In an extensive series of 70 patients with cerebral infarcts of unusual aetiology, only one patient presented moyamoya syndrome, which indicates how infrequent this diagnosis is, especially when associated with NF1.5 Our patient meets the diagnostic criteria for NF1.6 There may be no family history in cases of de novo mutations as was the case in our patient. Linkage studies have discovered that one of the genes associated with familial moyamoya is located in chromosome 17q25, which is not far from the NF1 gene situated at 17q11.2.7 This suggests the possibility of allelism of these 2 genes.8,9 Patients with unilateral findings are considered to have moyamoya syndrome even if the findings are not associated with other disorders.8 Forty percent of the patients who are initially only unilaterally affected will show a contralateral effect with time, according to longitudinal studies.10 The natural course of this syndrome varies. It may advance slowly, with rare intercurrent episodes, or it may be fulminant with rapid neurological decline.11 A study conducted in 2005 indicates that the incidence of progression is high even in asymptomatic patients, and that medical treatment (antiplatelet drugs, statins, antihypertensive drugs, and quitting smoking) does not slow disease progression.12

While ischaemic stroke is more likely to develop in children, subarachnoid haemorrhage is more likely to appear in adult patients.13 Intracranial haemorrhage typically affects adults with this syndrome. The location of the haemorrhage may be intraventricular, intraparenchymal (normally at the basal ganglia level), or subarachnoid. Subarachnoid bleeding has been attributed to the fragile collateral vessels that develop in conjunction with stenosis in the internal carotid. Changes in circulatory patterns in the base of the brain have been linked to the appearance of cerebral aneurysms which also contribute to the higher incidence of subarachnoid haemorrhage in these patients.13 Pathology studies have revealed that affected arteries do not show changes indicating atherosclerosis or vasculitis that could lead to occlusion,14 and that this occlusion is produced by smooth muscle cell hyperplasia together with intraluminal thrombosis.15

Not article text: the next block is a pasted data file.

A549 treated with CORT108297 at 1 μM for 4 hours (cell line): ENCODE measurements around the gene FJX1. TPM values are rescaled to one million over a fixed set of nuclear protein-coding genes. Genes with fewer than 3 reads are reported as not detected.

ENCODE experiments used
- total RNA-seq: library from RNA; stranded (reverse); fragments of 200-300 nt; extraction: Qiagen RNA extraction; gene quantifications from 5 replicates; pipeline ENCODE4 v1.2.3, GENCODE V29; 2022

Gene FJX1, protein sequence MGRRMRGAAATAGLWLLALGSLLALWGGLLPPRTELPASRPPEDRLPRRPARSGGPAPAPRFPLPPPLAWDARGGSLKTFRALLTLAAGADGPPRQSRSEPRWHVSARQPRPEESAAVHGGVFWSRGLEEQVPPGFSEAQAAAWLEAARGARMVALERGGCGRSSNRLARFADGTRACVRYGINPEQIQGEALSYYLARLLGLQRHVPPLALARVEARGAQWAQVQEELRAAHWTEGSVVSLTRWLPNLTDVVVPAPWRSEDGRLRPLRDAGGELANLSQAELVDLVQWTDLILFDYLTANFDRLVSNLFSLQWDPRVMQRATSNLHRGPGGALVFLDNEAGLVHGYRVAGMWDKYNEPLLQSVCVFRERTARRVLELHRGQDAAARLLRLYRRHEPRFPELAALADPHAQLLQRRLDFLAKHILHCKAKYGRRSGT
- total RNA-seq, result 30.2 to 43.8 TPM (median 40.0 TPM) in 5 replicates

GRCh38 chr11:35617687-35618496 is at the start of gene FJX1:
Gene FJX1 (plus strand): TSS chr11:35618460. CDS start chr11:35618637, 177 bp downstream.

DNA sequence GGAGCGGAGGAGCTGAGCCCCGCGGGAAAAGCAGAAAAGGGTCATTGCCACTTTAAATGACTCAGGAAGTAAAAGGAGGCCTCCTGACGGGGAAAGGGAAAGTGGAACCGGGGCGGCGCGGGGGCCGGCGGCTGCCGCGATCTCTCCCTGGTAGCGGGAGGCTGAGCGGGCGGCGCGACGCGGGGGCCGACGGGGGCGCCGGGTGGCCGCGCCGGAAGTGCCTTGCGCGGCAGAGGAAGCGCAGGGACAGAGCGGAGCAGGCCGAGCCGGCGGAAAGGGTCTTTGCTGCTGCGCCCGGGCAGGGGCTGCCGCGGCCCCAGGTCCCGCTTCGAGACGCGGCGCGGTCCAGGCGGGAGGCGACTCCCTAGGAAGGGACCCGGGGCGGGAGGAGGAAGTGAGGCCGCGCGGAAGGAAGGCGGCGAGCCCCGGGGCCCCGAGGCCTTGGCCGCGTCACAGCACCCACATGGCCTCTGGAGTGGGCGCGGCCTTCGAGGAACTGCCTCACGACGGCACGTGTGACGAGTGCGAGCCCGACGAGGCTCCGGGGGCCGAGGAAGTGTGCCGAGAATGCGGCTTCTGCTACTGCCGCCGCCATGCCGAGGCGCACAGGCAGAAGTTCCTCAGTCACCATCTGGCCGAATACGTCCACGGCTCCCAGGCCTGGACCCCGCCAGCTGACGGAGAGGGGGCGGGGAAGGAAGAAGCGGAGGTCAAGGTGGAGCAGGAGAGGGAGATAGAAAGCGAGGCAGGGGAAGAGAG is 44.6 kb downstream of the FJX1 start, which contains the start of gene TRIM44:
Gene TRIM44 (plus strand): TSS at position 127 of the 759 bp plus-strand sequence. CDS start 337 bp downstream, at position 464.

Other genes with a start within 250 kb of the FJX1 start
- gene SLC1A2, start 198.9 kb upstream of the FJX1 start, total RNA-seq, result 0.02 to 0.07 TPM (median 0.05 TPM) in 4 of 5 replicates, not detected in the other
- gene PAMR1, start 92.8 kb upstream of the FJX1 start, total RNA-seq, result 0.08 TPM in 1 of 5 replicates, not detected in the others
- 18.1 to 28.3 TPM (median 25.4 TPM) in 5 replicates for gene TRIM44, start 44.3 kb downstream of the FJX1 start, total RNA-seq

In conclusion, moyamoya disease should always be considered in young patients with bilateral ischaemic stroke. It can be confirmed with an angiograph showing stenosis of the intracranial carotid arteries along with development of multiple small collateral vessels around the stenotic area. The prognosis depends on whether the disease is diagnosed early and if surgical revascularisation is carried out. Lastly, patients with moyamoya must undergo a thorough cutaneous examination for dermatological signs typical of NF1.

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Please cite this article as: Jiménez Caballero P. Síndrome de Moyamoya de aparición en la edad adulta en una paciente con neurofibromatosis tipo 1. Neurología. 2016;31:139–141.

Copyright © 2014. Sociedad Española de Neurología